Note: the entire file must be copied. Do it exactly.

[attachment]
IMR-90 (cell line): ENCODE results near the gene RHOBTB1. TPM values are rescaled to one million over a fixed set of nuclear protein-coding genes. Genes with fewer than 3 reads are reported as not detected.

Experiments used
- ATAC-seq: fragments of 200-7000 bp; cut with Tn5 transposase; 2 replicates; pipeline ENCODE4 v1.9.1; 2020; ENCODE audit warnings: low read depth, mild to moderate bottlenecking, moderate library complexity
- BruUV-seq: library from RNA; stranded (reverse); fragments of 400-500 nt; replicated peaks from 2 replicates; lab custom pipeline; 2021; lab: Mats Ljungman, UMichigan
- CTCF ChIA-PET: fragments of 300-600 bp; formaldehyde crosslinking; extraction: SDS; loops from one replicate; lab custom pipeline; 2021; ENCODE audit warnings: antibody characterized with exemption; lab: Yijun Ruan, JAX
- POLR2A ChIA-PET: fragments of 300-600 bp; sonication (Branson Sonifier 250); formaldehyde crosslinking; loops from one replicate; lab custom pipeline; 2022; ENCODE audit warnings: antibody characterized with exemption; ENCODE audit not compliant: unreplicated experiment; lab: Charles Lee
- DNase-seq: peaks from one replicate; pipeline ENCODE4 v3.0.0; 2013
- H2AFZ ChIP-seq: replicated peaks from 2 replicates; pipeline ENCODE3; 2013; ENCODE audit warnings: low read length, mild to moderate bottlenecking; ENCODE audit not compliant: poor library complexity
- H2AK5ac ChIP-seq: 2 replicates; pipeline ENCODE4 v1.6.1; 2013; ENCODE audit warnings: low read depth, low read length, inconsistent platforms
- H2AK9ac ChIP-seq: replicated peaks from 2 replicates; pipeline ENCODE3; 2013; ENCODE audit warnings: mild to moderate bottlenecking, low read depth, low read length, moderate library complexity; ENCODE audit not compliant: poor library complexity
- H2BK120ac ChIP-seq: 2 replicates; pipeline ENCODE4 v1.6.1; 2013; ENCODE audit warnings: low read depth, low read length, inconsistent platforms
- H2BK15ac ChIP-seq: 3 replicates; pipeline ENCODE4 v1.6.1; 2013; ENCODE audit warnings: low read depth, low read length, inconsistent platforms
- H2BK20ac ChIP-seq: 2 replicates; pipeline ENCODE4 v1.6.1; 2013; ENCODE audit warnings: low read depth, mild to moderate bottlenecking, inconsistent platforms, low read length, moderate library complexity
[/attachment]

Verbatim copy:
IMR-90 (cell line): ENCODE results near the gene RHOBTB1. TPM values are rescaled to one million over a fixed set of nuclear protein-coding genes. Genes with fewer than 3 reads are reported as not detected.

Experiments used
- ATAC-seq: fragments of 200-7000 bp; cut with Tn5 transposase; 2 replicates; pipeline ENCODE4 v1.9.1; 2020; ENCODE audit warnings: low read depth, mild to moderate bottlenecking, moderate library complexity
- BruUV-seq: library from RNA; stranded (reverse); fragments of 400-500 nt; replicated peaks from 2 replicates; lab custom pipeline; 2021; lab: Mats Ljungman, UMichigan
- CTCF ChIA-PET: fragments of 300-600 bp; formaldehyde crosslinking; extraction: SDS; loops from one replicate; lab custom pipeline; 2021; ENCODE audit warnings: antibody characterized with exemption; lab: Yijun Ruan, JAX
- POLR2A ChIA-PET: fragments of 300-600 bp; sonication (Branson Sonifier 250); formaldehyde crosslinking; loops from one replicate; lab custom pipeline; 2022; ENCODE audit warnings: antibody characterized with exemption; ENCODE audit not compliant: unreplicated experiment; lab: Charles Lee
- DNase-seq: peaks from one replicate; pipeline ENCODE4 v3.0.0; 2013
- H2AFZ ChIP-seq: replicated peaks from 2 replicates; pipeline ENCODE3; 2013; ENCODE audit warnings: low read length, mild to moderate bottlenecking; ENCODE audit not compliant: poor library complexity
- H2AK5ac ChIP-seq: 2 replicates; pipeline ENCODE4 v1.6.1; 2013; ENCODE audit warnings: low read depth, low read length, inconsistent platforms
- H2AK9ac ChIP-seq: replicated peaks from 2 replicates; pipeline ENCODE3; 2013; ENCODE audit warnings: mild to moderate bottlenecking, low read depth, low read length, moderate library complexity; ENCODE audit not compliant: poor library complexity
- H2BK120ac ChIP-seq: 2 replicates; pipeline ENCODE4 v1.6.1; 2013; ENCODE audit warnings: low read depth, low read length, inconsistent platforms
- H2BK15ac ChIP-seq: 3 replicates; pipeline ENCODE4 v1.6.1; 2013; ENCODE audit warnings: low read depth, low read length, inconsistent platforms
- H2BK20ac ChIP-seq: 2 replicates; pipeline ENCODE4 v1.6.1; 2013; ENCODE audit warnings: low read depth, mild to moderate bottlenecking, inconsistent platforms, low read length, moderate library complexity